Ever wondered what a week’s worth of groceries looks like to people around the world? Photographer Peter Menzel did — capturing images of the shopping trips from average families across the globe. The pictures highlight the differences and similarities of diets across cultures. The general trend is unsurprising: Western nations are heavy on processed and prepackaged food, while many of the Asian, African, and Middle Eastern families rely on raw ingredients more heavily.
A few of the pictures are a little shocking – does the average Mexican family really drink that much Coca-Cola? Do Italians really eat that much bread? How do families in rural Chad get by on so little? Read on and discover what a week’s worth of groceries looks like in 19 countries around the world.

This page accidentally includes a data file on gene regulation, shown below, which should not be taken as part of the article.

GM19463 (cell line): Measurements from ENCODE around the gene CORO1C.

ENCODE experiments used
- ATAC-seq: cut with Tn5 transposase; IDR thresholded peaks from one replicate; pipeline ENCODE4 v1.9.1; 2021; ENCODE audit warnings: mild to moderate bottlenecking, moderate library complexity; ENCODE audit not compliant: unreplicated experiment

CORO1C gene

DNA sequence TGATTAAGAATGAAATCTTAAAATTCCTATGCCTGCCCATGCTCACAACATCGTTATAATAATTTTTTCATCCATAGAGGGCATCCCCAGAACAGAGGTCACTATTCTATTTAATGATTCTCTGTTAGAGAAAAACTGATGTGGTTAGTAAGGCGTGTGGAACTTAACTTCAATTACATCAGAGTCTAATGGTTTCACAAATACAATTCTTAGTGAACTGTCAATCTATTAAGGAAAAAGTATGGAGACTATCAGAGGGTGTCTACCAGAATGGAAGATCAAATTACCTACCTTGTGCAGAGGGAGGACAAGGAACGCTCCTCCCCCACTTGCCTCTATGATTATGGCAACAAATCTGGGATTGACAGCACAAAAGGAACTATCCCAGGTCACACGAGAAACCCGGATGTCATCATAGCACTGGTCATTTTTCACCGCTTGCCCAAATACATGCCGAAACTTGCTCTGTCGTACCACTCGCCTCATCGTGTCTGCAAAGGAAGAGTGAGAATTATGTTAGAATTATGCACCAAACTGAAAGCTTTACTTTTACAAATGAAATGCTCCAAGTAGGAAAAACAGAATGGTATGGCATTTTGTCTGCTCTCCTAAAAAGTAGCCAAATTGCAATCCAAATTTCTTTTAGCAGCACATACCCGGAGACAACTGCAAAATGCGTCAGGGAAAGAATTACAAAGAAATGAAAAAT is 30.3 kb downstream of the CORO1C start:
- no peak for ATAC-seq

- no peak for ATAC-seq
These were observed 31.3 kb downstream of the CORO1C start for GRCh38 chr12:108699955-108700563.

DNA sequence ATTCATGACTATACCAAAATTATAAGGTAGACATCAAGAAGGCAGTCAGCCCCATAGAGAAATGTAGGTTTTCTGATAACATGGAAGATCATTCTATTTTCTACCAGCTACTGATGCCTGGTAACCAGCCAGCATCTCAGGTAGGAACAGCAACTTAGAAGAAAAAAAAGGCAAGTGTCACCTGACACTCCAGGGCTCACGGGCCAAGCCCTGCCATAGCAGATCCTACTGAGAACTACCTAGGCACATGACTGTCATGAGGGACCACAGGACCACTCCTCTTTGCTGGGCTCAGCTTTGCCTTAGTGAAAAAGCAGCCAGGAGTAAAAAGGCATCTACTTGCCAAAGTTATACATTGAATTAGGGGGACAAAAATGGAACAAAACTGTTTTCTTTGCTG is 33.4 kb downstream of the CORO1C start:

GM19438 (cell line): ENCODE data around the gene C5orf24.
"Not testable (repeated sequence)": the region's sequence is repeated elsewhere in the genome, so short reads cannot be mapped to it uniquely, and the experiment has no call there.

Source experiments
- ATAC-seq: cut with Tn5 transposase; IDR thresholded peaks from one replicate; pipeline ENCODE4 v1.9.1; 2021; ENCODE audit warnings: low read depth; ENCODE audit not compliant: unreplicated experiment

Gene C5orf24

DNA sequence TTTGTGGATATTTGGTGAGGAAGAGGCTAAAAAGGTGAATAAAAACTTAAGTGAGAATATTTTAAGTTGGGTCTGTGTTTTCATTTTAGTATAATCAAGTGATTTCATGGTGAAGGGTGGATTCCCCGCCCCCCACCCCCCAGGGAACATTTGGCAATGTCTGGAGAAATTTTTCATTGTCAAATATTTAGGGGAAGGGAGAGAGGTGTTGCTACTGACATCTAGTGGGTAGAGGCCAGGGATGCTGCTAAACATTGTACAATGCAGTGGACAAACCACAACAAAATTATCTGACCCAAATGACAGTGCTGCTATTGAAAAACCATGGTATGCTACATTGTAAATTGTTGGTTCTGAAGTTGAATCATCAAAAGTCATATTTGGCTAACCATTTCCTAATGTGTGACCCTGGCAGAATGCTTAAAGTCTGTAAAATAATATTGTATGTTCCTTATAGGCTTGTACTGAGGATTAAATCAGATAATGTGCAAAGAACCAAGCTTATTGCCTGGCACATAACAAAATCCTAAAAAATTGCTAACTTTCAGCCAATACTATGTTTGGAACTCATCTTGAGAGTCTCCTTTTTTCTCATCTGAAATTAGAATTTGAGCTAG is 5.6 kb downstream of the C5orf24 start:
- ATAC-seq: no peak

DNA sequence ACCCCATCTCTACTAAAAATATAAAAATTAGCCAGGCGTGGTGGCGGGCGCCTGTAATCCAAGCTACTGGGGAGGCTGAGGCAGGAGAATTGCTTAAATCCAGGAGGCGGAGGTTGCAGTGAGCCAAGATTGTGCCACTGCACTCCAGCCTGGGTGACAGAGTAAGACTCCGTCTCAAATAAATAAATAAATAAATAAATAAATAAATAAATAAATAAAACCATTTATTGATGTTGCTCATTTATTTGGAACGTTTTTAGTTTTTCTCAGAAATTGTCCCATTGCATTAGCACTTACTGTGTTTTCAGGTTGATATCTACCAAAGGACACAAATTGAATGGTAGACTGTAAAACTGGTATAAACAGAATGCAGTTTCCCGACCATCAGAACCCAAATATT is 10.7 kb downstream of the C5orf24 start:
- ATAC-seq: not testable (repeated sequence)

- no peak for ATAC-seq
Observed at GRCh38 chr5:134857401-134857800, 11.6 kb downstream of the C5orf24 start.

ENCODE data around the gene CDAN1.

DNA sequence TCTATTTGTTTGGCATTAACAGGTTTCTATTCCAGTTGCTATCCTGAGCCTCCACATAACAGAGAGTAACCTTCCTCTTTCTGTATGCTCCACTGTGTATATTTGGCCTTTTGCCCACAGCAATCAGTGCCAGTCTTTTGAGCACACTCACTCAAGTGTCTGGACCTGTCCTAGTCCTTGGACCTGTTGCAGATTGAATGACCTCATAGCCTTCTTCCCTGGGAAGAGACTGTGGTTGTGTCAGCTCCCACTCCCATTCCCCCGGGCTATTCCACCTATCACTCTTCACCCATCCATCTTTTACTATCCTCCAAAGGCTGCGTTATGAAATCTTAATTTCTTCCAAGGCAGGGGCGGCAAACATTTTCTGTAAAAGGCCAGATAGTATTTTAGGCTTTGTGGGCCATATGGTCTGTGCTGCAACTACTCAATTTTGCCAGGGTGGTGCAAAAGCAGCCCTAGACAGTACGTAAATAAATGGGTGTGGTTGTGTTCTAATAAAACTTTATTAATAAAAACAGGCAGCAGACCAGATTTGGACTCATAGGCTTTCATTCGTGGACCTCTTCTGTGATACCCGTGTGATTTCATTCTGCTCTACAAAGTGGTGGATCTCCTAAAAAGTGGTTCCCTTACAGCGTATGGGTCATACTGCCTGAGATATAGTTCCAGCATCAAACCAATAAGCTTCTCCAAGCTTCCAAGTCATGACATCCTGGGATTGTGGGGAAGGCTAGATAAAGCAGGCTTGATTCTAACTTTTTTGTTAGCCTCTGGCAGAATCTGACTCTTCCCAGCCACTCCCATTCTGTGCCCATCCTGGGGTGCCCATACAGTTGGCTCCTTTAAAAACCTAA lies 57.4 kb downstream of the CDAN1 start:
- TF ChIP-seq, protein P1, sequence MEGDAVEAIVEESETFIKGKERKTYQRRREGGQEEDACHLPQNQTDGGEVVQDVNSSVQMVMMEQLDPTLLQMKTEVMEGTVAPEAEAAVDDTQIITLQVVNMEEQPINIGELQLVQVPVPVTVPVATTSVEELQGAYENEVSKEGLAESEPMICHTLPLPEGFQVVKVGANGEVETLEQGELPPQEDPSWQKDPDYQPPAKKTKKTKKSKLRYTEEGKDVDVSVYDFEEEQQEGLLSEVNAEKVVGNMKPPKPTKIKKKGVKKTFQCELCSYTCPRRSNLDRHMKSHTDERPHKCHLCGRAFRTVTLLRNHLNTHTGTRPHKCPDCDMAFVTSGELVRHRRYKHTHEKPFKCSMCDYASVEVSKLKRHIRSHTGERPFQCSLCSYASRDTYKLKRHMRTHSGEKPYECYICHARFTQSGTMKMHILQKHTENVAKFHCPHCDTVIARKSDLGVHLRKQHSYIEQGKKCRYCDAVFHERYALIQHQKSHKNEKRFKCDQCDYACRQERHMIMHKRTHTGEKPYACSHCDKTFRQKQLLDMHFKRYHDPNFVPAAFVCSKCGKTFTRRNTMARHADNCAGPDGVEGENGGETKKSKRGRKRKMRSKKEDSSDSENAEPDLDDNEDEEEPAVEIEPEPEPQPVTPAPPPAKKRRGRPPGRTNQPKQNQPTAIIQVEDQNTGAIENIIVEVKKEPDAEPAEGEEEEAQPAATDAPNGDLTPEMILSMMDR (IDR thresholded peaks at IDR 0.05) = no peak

American families consume a fairly balanced mix of packaged, frozen, and fresh food. Fast food or takeout are regularly substituted for home-cooked meals.
Brits consume a large amount of packaged, canned, and jarred foods.
Aussies love meat, fresh fruits, veggies, and of course, that distinctive salty sandwich spread known as Vegamite.
Canadians enjoy many of the same brands their fellow North Americans do down south, albeit with plenty of Canadian staples like fish and ham. On second thought, who needs groceries when you can just pop into Tim Hortons?